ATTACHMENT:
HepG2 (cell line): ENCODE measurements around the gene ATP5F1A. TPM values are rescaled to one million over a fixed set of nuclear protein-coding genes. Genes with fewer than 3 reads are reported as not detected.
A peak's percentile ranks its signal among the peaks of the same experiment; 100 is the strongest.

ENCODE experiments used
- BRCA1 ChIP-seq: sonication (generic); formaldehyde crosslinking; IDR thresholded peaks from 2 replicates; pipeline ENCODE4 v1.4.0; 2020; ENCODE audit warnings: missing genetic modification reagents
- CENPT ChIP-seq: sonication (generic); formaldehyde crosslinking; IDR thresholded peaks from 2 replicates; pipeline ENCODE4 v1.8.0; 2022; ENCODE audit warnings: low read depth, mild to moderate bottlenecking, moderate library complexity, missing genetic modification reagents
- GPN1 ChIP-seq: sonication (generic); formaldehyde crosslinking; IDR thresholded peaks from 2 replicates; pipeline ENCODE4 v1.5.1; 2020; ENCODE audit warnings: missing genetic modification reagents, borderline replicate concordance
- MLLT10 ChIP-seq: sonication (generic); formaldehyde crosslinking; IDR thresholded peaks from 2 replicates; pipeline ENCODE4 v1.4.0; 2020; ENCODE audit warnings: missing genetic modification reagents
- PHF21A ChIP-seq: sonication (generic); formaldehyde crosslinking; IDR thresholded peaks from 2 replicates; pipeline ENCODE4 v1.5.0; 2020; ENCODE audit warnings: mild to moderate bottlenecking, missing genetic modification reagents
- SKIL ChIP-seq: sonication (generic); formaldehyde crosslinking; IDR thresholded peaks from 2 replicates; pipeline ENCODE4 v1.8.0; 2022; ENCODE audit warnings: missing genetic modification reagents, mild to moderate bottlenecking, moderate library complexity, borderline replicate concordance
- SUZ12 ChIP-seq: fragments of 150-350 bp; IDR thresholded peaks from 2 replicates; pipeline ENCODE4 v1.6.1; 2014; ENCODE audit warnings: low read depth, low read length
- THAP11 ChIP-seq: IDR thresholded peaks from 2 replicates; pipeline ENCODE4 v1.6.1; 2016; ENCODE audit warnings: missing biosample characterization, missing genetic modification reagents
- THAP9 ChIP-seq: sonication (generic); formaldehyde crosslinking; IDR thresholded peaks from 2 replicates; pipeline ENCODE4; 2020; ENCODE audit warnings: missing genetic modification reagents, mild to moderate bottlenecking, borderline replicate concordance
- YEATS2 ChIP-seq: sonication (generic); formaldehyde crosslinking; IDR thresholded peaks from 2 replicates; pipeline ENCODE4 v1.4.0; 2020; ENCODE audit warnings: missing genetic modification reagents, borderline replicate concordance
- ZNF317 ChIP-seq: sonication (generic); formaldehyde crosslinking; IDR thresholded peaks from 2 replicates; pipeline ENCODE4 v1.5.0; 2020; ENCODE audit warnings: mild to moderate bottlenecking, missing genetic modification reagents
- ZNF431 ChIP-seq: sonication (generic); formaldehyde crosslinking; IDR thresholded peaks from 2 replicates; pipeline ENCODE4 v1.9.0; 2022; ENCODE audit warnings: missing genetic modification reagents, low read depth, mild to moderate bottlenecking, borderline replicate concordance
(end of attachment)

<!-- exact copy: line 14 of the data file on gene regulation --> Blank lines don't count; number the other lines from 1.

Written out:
- ZNF317 ChIP-seq: sonication (generic); formaldehyde crosslinking; IDR thresholded peaks from 2 replicates; pipeline ENCODE4 v1.5.0; 2020; ENCODE audit warnings: mild to moderate bottlenecking, missing genetic modification reagents